Once upon a time, trains were the way to go. Last week, my son — a longtime railroad enthusiast — was offered a rare opportunity, to travel through the Blackstone Valley by train. There are no longer any passenger trains here and even the freight trains come through perhaps once a week.
You can hear the long whistle as they approach the town. The train station is no longer a stop of the rail line. It has been saved from destruction, originally turned into a bank and now a real estate office and it is beautiful, but the train doesn’t stop there or anywhere in this part of the Valley.
My son took these pictures on a slow, rainy train journey through the swamps and woods of the Blackstone Valley. They have lain here, in my files, waiting for a time to properly present them. A little processing to make them more painterly … and they are ready.
The tracks are old and narrow and the train, which runs once a week and goes from one yard to another, never exceeds five miles per hour.
Welcome everyone to Cee’s Which Way Challenge. This challenge is about the roads, walks, trails, and rails we travel as we move from place to place. You can walk, climb, drive, ride, as long as the way is visible.
Trains and tracks, trucks and roads. Boats on rivers, in harbor, on the ocean. Planes in the air. Going every which way.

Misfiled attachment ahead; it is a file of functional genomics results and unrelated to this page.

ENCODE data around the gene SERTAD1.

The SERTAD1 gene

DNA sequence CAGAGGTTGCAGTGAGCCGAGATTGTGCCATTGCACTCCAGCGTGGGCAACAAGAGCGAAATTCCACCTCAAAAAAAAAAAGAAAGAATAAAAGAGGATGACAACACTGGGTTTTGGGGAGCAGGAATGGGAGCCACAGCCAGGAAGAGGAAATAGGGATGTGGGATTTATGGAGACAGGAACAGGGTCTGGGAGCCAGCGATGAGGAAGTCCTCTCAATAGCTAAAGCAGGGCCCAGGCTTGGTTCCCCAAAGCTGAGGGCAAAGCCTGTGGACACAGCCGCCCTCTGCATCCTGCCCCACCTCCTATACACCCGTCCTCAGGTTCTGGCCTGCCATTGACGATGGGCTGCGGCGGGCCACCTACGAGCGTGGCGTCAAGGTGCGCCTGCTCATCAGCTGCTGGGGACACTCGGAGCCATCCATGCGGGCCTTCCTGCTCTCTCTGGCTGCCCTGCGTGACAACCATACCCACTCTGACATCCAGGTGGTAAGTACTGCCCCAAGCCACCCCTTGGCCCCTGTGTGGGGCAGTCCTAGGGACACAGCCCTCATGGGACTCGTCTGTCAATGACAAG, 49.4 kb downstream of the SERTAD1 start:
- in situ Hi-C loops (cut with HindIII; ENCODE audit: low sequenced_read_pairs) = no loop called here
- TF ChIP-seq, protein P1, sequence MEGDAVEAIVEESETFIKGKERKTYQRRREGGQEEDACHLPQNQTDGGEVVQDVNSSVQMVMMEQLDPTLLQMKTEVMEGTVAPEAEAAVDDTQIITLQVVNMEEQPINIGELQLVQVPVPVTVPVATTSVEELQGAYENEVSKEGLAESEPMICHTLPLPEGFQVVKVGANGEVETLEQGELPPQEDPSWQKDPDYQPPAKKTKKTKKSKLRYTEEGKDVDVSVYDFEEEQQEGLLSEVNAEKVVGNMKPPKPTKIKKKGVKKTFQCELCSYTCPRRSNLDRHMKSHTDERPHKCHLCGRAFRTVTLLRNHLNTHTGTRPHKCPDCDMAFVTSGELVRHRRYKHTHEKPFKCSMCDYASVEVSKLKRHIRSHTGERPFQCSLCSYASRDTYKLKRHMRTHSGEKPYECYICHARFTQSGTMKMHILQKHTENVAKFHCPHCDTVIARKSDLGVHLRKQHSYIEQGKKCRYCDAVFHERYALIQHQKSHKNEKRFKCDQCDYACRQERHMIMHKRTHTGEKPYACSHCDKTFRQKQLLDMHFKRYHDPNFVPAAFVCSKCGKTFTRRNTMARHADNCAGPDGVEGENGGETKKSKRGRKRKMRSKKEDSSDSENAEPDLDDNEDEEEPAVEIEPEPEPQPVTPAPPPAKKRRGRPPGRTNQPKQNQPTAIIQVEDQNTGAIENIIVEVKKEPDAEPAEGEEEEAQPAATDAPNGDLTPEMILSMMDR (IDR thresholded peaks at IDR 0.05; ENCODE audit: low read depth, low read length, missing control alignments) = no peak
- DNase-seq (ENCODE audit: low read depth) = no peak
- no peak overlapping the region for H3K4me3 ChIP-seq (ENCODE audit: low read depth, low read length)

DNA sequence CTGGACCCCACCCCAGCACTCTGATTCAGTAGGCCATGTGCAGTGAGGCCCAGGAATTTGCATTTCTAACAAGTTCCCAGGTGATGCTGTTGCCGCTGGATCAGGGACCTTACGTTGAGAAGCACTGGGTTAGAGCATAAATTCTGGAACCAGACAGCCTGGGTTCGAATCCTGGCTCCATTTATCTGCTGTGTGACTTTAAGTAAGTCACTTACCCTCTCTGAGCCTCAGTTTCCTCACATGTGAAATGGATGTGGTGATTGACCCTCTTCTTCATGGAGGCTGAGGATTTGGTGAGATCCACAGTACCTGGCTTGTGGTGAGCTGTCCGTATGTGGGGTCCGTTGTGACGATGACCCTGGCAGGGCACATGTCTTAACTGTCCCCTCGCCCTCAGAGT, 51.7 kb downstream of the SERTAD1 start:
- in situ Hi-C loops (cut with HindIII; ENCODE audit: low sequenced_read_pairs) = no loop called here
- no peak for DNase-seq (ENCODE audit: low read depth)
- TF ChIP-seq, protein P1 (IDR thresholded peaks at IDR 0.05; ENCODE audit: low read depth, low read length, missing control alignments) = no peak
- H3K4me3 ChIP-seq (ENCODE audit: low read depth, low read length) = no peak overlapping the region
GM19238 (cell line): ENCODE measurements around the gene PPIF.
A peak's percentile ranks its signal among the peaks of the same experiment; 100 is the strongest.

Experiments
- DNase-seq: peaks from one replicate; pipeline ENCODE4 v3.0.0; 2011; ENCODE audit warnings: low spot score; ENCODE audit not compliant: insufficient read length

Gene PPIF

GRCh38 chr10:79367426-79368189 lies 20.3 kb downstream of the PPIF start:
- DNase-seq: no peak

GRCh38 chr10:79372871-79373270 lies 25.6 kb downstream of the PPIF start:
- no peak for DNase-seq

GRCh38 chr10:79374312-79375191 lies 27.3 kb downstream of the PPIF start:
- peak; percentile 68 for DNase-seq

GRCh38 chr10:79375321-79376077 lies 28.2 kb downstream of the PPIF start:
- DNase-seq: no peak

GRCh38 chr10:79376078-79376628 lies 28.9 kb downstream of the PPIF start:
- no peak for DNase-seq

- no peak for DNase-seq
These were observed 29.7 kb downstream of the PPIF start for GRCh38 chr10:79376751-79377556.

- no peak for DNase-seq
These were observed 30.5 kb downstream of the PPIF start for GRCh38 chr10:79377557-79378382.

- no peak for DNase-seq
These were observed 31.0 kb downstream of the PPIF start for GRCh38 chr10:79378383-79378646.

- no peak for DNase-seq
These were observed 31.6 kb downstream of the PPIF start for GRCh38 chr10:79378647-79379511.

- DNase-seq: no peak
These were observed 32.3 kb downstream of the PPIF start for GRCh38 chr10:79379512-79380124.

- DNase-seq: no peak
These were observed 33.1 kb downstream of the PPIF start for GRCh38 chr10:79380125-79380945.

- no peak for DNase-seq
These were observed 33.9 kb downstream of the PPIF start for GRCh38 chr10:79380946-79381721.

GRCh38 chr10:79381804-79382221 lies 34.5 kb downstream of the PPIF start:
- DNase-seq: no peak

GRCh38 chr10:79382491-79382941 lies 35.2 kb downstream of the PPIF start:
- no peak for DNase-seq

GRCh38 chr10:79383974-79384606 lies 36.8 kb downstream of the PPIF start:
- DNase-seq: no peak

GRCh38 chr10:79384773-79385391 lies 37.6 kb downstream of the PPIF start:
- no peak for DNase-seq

Still waiting. Still holding my breath. The loss of my job when the company went bankrupt — my career when my health failed — and my husband’s after 31 years for no good reason and at the same time. The loss of 100% of our income. Two years, zero income, no help from anywhere or anyone.
My son’s career crashing with the towers on 9/11. Huddling together. Three generations trying to survive as the world fell around us. Me, a botched surgery — getting sicker and sicker. No medical care until so close to dead I felt the reaper’s wings brush my face. Then — a miracle. Help! Better (is the siege really over?) until cancer. Surviving again, feeling better — NOW it’s my heart. But we don’t have the money to fund the surgery and rehab.
All lights are headlights of oncoming trains.
Still waiting to exhale. It’s been more than a decade and my breath is tight and painful in my chest. Or maybe it’s my heart. Who can tell?
Yet we laugh. Often. Because life is absurd, hilarious, crazy, mad. Laugh or die sad and full of tears. After all, we shall all die of something eventually … I prefer to do it laughing.
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